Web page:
A movie log formerly known as Bookishness / By Charles Matthews

"Dazzled by so many and such marvelous inventions, the people of Macondo ... became indignant over the living images that the prosperous merchant Bruno Crespi projected in the theater with the lion-head ticket windows, for a character who had died and was buried in one film and for whose misfortune tears had been shed would reappear alive and transformed into an Arab in the next one. The audience, who had paid two cents apiece to share the difficulties of the actors, would not tolerate that outlandish fraud and they broke up the seats. The mayor, at the urging of Bruno Crespi, explained in a proclamation that the cinema was a machine of illusions that did not merit the emotional outbursts of the audience. With that discouraging explanation many ... decided not to return to the movies, considering that they already had too many troubles of their own to weep over the acted-out misfortunes of imaginary beings."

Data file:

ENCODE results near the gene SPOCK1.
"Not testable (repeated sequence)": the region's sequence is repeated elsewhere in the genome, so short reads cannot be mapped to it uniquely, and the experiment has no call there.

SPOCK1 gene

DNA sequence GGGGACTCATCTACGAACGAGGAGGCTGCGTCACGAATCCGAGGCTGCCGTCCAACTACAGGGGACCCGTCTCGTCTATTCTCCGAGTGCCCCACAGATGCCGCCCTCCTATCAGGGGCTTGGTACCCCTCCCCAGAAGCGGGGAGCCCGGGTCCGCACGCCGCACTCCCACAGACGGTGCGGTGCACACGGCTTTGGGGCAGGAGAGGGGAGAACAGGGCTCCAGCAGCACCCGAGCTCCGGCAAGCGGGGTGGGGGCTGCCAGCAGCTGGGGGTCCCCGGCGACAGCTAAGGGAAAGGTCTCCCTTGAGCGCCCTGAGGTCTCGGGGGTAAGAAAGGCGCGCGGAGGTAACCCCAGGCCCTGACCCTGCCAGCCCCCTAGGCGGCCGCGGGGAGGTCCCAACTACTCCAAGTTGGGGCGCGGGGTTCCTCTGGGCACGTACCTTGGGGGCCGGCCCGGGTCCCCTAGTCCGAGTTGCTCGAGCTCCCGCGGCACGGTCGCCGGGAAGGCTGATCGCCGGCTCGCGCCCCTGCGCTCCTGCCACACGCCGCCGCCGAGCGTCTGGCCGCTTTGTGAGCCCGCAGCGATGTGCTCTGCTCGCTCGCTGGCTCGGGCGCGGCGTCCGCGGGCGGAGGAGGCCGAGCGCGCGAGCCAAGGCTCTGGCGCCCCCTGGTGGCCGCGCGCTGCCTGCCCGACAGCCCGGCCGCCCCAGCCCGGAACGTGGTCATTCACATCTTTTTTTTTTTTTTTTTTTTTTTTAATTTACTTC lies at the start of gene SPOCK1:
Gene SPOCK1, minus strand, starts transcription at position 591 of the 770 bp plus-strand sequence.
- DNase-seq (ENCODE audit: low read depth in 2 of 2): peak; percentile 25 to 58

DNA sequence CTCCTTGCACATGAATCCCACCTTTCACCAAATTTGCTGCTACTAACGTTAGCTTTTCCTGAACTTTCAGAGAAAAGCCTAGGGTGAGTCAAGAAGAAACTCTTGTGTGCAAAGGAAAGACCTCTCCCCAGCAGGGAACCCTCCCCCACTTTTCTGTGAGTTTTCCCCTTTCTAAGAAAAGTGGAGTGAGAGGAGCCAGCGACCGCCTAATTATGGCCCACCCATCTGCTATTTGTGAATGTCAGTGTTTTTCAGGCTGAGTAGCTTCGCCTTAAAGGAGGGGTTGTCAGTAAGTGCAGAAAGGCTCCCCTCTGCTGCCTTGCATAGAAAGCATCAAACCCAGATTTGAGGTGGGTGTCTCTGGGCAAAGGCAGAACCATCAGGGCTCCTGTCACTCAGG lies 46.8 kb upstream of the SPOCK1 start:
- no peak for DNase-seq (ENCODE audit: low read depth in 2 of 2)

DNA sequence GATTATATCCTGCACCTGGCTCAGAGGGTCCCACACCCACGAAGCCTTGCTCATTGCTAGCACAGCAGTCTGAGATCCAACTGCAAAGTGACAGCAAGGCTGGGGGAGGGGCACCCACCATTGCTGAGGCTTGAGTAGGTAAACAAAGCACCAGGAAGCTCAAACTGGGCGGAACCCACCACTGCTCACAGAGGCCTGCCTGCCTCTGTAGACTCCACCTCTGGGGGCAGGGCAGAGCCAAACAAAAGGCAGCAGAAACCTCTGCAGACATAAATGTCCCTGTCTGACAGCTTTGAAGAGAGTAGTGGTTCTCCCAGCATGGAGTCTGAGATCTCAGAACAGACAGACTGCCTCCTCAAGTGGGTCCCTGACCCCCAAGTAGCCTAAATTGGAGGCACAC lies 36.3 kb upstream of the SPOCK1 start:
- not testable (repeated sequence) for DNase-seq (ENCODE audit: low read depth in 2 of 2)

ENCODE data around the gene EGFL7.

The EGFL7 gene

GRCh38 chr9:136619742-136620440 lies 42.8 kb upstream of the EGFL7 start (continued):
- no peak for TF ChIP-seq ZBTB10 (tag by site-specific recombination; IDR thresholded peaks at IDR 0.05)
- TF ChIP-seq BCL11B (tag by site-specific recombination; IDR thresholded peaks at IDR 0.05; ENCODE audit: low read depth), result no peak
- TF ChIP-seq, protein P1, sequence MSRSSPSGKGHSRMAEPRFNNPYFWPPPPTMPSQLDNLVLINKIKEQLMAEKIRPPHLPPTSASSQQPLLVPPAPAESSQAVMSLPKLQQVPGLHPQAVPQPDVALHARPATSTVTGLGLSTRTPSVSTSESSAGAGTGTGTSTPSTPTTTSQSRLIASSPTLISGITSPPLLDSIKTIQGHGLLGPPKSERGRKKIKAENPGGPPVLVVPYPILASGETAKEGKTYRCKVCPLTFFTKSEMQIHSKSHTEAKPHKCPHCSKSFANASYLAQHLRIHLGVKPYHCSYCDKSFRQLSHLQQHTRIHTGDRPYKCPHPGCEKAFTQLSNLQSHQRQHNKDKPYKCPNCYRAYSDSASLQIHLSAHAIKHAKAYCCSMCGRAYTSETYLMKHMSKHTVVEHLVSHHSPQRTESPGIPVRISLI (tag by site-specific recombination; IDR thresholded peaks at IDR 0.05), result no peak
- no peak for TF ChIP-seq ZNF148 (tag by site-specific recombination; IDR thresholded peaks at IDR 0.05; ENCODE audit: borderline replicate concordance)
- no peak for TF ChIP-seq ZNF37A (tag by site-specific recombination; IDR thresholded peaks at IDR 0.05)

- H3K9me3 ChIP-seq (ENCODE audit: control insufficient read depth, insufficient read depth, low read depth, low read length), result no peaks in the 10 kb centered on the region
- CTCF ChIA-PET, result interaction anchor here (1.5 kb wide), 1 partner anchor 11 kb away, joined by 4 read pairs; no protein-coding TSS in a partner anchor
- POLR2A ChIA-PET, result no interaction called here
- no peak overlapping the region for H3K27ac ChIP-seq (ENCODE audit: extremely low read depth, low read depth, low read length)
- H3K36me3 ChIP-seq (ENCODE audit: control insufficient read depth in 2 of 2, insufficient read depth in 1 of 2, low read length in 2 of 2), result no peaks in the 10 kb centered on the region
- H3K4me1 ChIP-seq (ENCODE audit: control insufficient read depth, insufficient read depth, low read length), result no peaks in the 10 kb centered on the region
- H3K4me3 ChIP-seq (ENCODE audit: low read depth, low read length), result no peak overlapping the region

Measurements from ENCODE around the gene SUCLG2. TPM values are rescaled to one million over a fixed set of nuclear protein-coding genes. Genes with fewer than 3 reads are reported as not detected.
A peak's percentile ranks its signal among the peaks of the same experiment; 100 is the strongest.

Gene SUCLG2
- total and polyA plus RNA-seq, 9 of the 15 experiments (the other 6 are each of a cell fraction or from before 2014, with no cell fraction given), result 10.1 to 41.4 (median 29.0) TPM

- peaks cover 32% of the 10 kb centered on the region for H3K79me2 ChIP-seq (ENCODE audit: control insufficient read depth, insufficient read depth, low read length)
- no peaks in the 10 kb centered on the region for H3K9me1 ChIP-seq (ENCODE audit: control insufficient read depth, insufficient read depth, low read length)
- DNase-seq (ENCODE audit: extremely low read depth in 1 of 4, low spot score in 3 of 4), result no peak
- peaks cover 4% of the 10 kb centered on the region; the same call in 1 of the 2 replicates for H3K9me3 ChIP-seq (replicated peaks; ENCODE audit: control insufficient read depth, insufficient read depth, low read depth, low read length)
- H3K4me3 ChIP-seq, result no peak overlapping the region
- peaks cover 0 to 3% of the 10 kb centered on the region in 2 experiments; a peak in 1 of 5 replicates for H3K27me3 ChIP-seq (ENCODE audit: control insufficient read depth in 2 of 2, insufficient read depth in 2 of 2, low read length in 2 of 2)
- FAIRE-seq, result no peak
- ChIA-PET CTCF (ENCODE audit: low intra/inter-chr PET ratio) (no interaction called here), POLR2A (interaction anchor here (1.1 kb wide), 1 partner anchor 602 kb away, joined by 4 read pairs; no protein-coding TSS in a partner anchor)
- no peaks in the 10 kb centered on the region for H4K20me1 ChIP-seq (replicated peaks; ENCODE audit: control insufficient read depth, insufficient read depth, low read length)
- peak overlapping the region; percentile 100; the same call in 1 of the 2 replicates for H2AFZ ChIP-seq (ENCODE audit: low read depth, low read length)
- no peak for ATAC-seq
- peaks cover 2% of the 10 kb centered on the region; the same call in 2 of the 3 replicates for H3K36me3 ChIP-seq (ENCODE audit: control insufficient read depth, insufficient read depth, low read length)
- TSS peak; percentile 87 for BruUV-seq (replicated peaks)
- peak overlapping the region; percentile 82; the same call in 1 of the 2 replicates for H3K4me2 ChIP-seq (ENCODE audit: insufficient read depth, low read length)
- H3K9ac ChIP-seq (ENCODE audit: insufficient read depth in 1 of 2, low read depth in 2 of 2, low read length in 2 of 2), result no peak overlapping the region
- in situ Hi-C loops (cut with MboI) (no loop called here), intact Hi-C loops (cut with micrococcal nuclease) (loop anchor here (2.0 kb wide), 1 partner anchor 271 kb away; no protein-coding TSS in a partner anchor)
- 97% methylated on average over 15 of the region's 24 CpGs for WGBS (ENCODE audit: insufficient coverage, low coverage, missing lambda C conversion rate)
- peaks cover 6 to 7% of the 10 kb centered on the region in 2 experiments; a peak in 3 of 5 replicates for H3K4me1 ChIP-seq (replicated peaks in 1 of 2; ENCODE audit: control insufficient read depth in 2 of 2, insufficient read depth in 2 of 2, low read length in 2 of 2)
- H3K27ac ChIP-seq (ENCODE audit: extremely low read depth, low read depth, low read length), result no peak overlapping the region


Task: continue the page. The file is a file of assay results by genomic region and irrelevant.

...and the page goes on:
--Gabriel García Márquez, One Hundred Years of Solitude

Wednesday, September 30, 2009

Nicety of the Day 9/30/09

Connie Casey recalls the early days of the National Book Critics Circle -- a time when the Mercury News had a (gulp) 12-page stand-alone book section.
“Is this your school paper, honey?” said the publicity director of a major publishing house somewhere in Manhattan’s East 50s. I’d been hired to start a book section for the San Jose Mercury News and given 12 pages to fill in a Sunday tabloid—Arts & Books. Different days. Needless to say, the Merc no longer has a book section. There barely is a Mercury News at all.

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